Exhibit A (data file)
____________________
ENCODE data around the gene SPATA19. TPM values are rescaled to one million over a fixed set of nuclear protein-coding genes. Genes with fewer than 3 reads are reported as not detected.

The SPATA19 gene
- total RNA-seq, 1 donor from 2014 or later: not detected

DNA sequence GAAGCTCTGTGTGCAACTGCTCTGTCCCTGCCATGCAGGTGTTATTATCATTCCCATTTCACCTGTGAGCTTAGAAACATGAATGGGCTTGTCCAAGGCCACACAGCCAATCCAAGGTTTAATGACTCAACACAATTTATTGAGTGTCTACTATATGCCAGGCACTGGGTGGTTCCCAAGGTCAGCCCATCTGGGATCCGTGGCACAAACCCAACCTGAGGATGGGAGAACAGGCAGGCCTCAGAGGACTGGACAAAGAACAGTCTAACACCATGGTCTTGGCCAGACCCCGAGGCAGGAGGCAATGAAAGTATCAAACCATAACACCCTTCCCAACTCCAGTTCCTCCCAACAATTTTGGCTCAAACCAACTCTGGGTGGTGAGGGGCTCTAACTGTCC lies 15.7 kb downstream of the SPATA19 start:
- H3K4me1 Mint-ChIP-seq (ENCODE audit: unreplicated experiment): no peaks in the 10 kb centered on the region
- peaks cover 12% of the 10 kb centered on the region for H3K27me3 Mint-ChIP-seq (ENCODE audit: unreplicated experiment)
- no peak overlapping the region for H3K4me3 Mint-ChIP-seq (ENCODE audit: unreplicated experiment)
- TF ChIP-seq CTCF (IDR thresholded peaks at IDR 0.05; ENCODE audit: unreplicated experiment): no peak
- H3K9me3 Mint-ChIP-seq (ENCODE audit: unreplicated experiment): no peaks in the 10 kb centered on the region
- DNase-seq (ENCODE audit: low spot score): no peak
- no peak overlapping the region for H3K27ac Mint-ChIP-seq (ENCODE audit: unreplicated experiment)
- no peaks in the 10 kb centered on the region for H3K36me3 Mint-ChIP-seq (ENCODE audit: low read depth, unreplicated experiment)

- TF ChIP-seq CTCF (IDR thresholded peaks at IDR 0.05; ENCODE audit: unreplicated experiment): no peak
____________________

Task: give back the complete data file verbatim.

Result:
ENCODE data around the gene SPATA19. TPM values are rescaled to one million over a fixed set of nuclear protein-coding genes. Genes with fewer than 3 reads are reported as not detected.

The SPATA19 gene
- total RNA-seq, 1 donor from 2014 or later: not detected

DNA sequence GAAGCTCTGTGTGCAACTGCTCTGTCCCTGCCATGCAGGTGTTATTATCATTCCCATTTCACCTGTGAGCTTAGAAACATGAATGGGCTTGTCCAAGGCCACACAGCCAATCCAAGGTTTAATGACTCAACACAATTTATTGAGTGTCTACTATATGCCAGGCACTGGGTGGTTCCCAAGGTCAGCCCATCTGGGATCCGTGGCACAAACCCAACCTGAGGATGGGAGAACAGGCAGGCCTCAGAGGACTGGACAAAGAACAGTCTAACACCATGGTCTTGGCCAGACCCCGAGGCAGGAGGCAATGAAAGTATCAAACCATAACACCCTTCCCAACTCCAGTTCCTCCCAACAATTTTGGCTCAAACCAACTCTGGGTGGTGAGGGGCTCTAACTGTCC lies 15.7 kb downstream of the SPATA19 start:
- H3K4me1 Mint-ChIP-seq (ENCODE audit: unreplicated experiment): no peaks in the 10 kb centered on the region
- peaks cover 12% of the 10 kb centered on the region for H3K27me3 Mint-ChIP-seq (ENCODE audit: unreplicated experiment)
- no peak overlapping the region for H3K4me3 Mint-ChIP-seq (ENCODE audit: unreplicated experiment)
- TF ChIP-seq CTCF (IDR thresholded peaks at IDR 0.05; ENCODE audit: unreplicated experiment): no peak
- H3K9me3 Mint-ChIP-seq (ENCODE audit: unreplicated experiment): no peaks in the 10 kb centered on the region
- DNase-seq (ENCODE audit: low spot score): no peak
- no peak overlapping the region for H3K27ac Mint-ChIP-seq (ENCODE audit: unreplicated experiment)
- no peaks in the 10 kb centered on the region for H3K36me3 Mint-ChIP-seq (ENCODE audit: low read depth, unreplicated experiment)

- TF ChIP-seq CTCF (IDR thresholded peaks at IDR 0.05; ENCODE audit: unreplicated experiment): no peak